CS: I think the me-too movement which is something that obviously really became central focus, at least where I live, really allowed us to rise up and use our voice and I think what was not lost amongst all of us, are the things that were happening to women in the entertainment industry are things that happen to women in all industries.
SM: Do you believe that there is any concern on the flip side that women will push so hard, so fast, that there will be men out there who will say, “I don’t want to hire a woman because I can’t deal with some of the stuff that might come of it.” I’ve had that said to me on many levels. I’ve had men say “I would hire you before this movement happened, but I’m not sure I would hire you now because of the movement and you women are on fire and it scares me.” How do you balance that?
CS: What is the fear? If you hire me to come in and do my job and I’m the right candidate for the job, what fear do you have that I’m going to go after your business. I just think that that’s a fundamentally warped perspective. When I look at the majority of women who are looking to better themselves, find equality and use their voice, that’s what we’re looking to do. I’m not looking to ruin your business, I want to participate in the ways that men have categorically always been able to.
SM: You are a proud Texan and El Pasoan, tell us what El Paso means to you?
CS: I’m already emotional talking about it. I had these dreams of leaving El Paso and going to Los Angeles and becoming an actress. I mean, ever since I was a little girl I loved creating, I loved storytelling and imagination and I was always in theatre arts, after-school programs, like the El Paso Playhouse and Kids and Company. And then I went to Bel Air which had an amazing theater program, shout out to Mr. Townsend and Billy Lucas who was my speech and debate coach at St. Clement’s. The life that I had growing up here was so positive and I loved the cultural influence and the diversity, it made me who I am today. You know, not seeing color, not seeing differences, focusing on similarities and that’s something that I really grew up with. My parents didn’t speak about, “Your different because of this”, we had someone who lived with us for 15 years who was like a second mother to me and she was an immigrant. She came over for a better life and she lived with our family and ultimately my family helped her get papers and she became a resident. I really love this community.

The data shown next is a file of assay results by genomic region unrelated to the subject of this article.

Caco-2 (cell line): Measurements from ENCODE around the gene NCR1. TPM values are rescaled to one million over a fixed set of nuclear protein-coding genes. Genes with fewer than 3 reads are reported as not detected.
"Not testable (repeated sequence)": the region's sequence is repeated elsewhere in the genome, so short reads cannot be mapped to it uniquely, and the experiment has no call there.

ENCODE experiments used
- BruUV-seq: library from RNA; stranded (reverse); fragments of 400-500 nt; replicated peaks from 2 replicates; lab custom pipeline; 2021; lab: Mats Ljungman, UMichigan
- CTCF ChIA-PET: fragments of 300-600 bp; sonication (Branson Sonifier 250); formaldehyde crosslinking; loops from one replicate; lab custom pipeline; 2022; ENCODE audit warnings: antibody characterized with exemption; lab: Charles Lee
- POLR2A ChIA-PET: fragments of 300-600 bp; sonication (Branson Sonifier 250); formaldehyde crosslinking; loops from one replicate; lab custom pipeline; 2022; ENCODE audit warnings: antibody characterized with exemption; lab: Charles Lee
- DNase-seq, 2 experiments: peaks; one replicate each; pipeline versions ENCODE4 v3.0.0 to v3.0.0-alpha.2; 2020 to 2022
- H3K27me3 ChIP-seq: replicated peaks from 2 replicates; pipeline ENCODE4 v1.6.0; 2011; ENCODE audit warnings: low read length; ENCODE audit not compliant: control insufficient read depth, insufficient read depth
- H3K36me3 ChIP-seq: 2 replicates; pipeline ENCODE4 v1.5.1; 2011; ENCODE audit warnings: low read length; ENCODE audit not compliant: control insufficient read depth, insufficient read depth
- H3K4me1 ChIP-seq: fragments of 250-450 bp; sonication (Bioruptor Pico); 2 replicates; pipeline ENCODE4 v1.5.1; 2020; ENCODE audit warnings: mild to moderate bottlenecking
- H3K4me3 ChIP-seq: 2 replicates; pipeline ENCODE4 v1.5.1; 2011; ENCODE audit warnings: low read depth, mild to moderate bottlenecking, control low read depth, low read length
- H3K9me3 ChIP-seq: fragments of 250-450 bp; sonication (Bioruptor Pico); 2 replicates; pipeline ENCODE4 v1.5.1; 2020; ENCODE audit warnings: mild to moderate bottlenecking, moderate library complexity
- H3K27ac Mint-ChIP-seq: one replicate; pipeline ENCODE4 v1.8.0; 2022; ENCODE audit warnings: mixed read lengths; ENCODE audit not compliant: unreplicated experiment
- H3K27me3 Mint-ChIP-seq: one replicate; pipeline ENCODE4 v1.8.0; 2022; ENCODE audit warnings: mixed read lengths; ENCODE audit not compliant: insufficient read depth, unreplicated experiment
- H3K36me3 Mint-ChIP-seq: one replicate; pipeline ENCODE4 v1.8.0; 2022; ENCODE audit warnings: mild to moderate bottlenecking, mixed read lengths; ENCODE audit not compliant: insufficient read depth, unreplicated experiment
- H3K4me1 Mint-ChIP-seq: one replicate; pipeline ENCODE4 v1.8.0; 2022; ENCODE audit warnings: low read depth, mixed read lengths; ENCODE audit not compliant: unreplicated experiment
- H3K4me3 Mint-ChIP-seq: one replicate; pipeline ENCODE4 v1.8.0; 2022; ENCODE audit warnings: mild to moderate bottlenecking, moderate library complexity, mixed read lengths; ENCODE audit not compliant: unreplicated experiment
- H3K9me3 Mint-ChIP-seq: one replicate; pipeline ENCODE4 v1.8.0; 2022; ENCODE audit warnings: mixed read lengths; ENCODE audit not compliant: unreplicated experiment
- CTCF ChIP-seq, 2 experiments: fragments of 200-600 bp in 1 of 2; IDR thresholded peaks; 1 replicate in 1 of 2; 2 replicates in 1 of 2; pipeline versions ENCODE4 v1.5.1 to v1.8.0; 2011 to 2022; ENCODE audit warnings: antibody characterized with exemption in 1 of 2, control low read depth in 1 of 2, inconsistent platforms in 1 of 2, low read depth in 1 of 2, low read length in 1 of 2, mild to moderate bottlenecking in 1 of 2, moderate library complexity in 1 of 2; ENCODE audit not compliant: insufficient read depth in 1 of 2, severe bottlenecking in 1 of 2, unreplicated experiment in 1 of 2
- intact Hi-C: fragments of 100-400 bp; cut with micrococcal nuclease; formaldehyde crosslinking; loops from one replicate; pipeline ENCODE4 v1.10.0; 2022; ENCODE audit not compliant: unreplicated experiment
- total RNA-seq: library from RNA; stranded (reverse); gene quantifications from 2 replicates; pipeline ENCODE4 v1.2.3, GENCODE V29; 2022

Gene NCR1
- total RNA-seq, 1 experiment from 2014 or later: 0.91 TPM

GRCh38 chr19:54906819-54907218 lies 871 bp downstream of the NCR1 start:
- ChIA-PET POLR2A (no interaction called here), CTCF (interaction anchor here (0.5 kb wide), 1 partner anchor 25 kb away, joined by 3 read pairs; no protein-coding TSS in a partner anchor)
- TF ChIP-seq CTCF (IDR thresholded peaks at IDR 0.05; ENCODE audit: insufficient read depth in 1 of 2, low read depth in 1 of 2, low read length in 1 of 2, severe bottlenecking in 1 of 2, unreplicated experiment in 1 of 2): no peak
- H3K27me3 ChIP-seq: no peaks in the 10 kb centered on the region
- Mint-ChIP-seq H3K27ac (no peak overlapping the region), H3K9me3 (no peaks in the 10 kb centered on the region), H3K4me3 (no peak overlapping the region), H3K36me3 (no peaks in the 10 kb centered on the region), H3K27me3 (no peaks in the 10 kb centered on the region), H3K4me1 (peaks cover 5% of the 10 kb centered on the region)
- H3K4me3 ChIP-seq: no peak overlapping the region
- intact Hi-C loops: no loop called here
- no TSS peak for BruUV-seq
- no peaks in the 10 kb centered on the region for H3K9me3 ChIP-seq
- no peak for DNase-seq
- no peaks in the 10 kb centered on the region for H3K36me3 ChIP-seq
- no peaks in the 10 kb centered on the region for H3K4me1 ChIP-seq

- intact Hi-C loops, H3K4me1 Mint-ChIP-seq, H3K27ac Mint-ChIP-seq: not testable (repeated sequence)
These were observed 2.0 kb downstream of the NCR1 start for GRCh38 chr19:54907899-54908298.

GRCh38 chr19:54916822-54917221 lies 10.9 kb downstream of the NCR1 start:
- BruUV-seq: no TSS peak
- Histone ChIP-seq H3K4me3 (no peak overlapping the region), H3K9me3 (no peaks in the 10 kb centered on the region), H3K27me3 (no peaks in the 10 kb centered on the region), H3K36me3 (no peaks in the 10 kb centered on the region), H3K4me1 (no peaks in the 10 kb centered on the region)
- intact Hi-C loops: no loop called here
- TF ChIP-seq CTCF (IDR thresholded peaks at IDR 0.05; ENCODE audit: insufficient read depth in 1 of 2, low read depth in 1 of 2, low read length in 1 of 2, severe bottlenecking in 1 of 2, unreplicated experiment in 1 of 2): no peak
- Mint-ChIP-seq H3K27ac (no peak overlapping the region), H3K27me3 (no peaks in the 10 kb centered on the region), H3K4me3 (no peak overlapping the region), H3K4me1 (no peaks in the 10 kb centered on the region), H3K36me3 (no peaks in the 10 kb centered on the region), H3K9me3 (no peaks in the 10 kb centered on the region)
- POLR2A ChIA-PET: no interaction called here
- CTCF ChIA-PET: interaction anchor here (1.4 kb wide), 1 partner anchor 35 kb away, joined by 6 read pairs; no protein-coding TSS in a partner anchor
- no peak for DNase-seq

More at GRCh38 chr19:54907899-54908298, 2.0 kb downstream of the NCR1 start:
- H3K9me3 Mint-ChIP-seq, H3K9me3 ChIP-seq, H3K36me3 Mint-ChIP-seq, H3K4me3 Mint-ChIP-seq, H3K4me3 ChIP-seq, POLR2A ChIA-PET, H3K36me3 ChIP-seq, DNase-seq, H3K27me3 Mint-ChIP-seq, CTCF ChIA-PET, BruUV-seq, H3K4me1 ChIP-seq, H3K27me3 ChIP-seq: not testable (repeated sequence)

SM: Where do you hope to see El Paso grow in the next 10 years?
CS: A lot of people in my generation wanted to leave, but there is so much growth and the opportunity that El Paso has to offer, that has brought them back … I never thought that I would be here 15 years later advocating for immigration reform and for policy change, and for El Paso as a community as a whole, but there’s just so much here— there’s so much to offer.